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“Perhaps the reason price is all your customers care about is because you haven’t given them anything else to care about.” —Seth Godin

Pricing often seems like a tactical, mundane sort of topic. Prices are usually set according to what already exists in the market: slightly above or slightly below a competitor. Most small businesses price this way.

Here’s something to think about: pricing communicates what you, the seller, think of yourself and your product and how you position yourself against the competition.

Pricing also tells the buyer the minimum amount of value they’ll get. The minimum.

Buyers (customers) make a purchase decision when the value they think they’ll get exceeds the price. In other words, customers always want to get more than they paid. Makes sense, right? Think of yourself: are you happier when you pay your maximum budget for something or when you get it for a little less? That extra little bonus of value creates goodwill and a feeling of a good exchange for the customer.

On the other side of this transaction is the seller. Sellers would prefer the price be at the highest level of value possible, so that all value is paid for. But that rarely happens, and so a good price averages the value of all potential customers and kind of hits above average or average. (A lot of calculus goes into this – we don’t need to worry about that right now.)

So how do you price so that you’re getting the average or above value that your customers perceive they will experience with your product or service? If it’s not just your competitors’ prices plus something, what is it?

You need to understand the value to your customer of having or not having your product. What is possible for them with your product? What do they risk without it? What is that worth in their life? You can start by describing that possibility or risk in qualitative terms, rather than financial. Maybe they miss getting a promotion or well-being in their life or a new client. You can ask some of your customers or prospects why they buy to find out – what was the motivating factor for them? And then you can ask them what that’s worth to them financially (or you can estimate it yourself, but much better to ask). Now, your price isn’t going to equal what the worth is to them – you want to take into account the contribution your product makes and not assume that it’s the total reason for something happening as a result of buying.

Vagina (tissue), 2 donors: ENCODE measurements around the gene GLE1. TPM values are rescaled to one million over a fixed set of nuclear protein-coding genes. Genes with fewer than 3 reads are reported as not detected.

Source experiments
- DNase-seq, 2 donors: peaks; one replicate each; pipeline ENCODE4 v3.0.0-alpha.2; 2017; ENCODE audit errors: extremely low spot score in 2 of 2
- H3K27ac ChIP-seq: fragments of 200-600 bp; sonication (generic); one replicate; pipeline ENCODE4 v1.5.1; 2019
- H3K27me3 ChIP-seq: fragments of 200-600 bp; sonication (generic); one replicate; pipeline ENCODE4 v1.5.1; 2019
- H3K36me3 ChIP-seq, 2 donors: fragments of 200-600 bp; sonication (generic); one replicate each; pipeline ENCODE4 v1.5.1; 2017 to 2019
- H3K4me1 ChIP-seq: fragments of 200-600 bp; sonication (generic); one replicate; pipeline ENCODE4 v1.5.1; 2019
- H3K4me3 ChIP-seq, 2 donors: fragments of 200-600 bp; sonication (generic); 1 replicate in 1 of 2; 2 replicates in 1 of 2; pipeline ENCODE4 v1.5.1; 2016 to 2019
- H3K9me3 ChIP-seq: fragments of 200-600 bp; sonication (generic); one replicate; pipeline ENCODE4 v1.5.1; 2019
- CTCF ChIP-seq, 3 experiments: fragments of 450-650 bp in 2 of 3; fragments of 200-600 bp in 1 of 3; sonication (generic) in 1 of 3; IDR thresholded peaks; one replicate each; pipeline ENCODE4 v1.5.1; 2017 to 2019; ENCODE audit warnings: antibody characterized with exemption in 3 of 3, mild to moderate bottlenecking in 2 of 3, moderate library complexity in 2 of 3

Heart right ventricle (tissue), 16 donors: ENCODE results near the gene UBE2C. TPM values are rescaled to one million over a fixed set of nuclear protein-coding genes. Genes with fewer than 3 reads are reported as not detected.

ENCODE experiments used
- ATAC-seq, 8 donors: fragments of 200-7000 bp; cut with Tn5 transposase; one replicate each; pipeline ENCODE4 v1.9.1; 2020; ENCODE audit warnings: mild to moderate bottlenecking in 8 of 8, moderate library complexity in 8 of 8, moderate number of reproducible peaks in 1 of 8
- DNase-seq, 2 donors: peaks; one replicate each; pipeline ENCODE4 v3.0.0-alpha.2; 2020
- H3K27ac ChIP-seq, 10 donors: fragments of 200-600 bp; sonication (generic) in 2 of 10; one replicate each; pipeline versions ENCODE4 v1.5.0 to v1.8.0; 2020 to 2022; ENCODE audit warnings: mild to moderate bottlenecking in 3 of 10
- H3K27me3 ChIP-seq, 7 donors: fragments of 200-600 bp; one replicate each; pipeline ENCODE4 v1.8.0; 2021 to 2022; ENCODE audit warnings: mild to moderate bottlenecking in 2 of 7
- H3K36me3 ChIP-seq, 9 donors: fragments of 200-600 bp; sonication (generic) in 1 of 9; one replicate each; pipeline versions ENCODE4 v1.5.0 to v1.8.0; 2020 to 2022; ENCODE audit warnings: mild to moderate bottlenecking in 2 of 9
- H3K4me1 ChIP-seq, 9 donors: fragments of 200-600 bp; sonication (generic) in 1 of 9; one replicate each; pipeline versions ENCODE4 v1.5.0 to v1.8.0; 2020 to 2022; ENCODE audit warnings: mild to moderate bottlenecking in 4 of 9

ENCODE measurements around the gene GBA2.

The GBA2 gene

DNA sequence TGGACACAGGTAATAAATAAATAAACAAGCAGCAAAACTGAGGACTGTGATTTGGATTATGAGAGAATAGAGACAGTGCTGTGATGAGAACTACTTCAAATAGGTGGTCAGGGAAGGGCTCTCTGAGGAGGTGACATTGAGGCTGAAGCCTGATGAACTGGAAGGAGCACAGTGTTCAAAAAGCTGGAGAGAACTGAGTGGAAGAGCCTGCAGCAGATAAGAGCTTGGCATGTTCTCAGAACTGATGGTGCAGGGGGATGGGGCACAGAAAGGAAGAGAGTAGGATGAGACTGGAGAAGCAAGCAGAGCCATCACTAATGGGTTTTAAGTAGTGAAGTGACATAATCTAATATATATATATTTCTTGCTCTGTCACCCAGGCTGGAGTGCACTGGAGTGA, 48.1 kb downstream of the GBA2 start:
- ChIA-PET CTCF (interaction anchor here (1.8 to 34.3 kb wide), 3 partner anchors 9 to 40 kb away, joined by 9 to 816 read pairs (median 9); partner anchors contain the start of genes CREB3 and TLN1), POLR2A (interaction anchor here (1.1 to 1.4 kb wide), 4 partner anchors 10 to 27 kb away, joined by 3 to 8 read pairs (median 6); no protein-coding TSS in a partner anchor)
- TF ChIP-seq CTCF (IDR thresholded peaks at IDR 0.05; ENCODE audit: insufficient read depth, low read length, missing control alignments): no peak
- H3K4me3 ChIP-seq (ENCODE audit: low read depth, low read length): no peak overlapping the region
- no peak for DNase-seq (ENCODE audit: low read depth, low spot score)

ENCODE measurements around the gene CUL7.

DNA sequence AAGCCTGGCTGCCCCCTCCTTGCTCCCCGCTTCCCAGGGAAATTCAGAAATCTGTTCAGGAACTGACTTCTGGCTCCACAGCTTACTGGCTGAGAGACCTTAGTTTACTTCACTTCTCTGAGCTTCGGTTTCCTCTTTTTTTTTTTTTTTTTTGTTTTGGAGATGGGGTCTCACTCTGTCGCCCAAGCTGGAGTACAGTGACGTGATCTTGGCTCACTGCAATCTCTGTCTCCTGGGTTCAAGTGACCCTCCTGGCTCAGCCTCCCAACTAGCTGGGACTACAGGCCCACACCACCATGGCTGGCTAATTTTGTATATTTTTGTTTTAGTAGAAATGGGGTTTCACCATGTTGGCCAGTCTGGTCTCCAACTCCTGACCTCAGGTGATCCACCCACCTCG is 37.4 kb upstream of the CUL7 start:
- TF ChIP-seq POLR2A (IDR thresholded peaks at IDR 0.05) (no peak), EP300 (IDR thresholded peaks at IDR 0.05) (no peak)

If you do that investigation, your pricing will start lining up closer to value. You’ll not only get more profitable; you’ll understand your customers a lot better.

In my next essay, I’ll talk about how you can increase the perceived value your customer has of your product. And that way you can raise your prices (!)

“Price is what you pay. Value is what you get.” —Warren Buffet

[Note: This post first appeared on my Kathryn Gorges Courses site here.}

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